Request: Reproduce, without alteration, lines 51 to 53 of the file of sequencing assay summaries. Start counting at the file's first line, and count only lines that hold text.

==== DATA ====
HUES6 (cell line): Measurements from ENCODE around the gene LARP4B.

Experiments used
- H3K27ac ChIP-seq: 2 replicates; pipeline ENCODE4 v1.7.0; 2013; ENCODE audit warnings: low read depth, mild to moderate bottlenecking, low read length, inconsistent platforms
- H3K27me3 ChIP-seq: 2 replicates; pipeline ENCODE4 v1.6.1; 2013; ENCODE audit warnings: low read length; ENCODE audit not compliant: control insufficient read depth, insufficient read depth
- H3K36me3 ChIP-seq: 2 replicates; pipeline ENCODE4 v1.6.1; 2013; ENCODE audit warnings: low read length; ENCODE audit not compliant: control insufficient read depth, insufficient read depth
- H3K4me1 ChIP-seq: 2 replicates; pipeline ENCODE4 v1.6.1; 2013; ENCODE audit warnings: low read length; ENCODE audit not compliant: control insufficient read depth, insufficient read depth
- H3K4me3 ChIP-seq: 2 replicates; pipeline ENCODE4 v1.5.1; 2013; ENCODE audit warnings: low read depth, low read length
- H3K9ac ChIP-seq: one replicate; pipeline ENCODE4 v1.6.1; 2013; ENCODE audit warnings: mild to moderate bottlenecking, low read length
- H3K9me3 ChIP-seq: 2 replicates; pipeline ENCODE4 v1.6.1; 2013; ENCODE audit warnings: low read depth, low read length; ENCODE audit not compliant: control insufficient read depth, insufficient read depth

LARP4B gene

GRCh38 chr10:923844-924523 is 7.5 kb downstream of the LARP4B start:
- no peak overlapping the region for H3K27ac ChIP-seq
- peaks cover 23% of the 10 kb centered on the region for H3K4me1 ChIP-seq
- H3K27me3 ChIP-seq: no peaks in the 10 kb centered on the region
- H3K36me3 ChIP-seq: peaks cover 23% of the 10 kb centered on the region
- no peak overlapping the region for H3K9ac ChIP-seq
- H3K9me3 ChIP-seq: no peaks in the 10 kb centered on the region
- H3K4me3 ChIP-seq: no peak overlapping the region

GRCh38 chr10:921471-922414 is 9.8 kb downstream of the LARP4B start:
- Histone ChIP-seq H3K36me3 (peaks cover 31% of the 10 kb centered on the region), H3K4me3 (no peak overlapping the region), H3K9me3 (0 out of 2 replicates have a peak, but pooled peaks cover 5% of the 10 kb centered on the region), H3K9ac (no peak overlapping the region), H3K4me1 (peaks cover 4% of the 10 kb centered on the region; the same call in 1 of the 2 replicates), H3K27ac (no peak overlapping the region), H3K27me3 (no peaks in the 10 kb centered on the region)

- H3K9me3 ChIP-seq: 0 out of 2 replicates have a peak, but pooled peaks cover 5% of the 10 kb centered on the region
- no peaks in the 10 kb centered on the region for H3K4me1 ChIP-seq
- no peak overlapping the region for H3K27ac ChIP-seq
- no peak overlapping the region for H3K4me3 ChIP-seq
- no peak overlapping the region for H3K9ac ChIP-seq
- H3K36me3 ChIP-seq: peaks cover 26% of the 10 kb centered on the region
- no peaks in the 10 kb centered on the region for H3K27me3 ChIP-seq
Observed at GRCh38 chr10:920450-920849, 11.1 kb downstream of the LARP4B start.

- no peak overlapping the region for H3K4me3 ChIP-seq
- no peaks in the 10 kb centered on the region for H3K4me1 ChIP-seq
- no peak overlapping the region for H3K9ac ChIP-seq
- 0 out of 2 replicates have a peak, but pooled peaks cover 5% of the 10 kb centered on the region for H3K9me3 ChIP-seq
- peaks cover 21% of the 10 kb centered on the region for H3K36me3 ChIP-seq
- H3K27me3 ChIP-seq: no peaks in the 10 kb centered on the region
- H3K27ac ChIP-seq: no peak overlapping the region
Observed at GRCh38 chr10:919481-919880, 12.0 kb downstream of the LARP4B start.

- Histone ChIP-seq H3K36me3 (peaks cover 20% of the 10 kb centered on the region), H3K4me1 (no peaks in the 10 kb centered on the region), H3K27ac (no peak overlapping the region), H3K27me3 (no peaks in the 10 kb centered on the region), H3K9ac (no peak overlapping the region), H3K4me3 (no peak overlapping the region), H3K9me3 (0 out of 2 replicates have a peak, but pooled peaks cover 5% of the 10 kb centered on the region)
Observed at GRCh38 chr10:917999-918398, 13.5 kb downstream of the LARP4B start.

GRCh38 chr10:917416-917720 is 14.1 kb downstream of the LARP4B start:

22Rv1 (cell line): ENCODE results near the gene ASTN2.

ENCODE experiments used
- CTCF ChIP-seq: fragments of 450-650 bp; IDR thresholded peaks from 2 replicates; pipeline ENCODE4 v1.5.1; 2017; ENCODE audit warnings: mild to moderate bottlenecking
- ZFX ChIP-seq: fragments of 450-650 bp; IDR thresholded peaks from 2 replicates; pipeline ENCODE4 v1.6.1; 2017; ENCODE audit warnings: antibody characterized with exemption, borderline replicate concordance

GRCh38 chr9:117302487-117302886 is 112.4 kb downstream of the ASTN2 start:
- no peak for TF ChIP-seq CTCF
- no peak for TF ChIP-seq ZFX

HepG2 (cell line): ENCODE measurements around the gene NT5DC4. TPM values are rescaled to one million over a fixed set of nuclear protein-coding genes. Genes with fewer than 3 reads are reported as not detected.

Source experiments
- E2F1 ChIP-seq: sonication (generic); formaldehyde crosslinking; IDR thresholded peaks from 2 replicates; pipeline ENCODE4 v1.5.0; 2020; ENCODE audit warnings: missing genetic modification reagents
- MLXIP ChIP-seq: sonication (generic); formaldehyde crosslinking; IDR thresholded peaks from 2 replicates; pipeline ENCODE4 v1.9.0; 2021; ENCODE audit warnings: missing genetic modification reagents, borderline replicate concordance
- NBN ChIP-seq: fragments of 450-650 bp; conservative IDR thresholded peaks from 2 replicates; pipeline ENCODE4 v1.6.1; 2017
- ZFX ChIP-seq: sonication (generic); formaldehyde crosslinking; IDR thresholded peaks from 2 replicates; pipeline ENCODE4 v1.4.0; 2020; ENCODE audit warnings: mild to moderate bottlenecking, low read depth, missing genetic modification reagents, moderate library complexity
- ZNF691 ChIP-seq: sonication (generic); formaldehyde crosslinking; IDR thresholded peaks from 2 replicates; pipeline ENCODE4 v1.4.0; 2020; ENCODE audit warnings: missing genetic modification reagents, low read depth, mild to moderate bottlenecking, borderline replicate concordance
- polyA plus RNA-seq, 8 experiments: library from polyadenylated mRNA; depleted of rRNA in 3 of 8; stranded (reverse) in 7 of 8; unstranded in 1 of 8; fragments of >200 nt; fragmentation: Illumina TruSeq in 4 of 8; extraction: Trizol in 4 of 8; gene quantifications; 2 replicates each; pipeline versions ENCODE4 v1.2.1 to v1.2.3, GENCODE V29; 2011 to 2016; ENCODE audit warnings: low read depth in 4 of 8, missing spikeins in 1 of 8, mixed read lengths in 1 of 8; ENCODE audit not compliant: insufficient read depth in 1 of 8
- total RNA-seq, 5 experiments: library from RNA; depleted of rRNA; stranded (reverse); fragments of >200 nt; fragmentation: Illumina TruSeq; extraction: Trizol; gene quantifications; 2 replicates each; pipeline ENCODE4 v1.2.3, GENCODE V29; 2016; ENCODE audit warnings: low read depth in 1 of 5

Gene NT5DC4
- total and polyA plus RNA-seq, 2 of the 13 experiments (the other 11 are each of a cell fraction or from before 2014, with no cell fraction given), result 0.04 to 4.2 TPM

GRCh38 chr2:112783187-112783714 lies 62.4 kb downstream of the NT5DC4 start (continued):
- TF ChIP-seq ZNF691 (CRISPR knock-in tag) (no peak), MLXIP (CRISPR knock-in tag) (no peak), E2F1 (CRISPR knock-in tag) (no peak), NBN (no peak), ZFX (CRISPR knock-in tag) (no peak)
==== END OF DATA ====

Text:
- NBN ChIP-seq: fragments of 450-650 bp; conservative IDR thresholded peaks from 2 replicates; pipeline ENCODE4 v1.6.1; 2017
- ZFX ChIP-seq: sonication (generic); formaldehyde crosslinking; IDR thresholded peaks from 2 replicates; pipeline ENCODE4 v1.4.0; 2020; ENCODE audit warnings: mild to moderate bottlenecking, low read depth, missing genetic modification reagents, moderate library complexity
- ZNF691 ChIP-seq: sonication (generic); formaldehyde crosslinking; IDR thresholded peaks from 2 replicates; pipeline ENCODE4 v1.4.0; 2020; ENCODE audit warnings: missing genetic modification reagents, low read depth, mild to moderate bottlenecking, borderline replicate concordance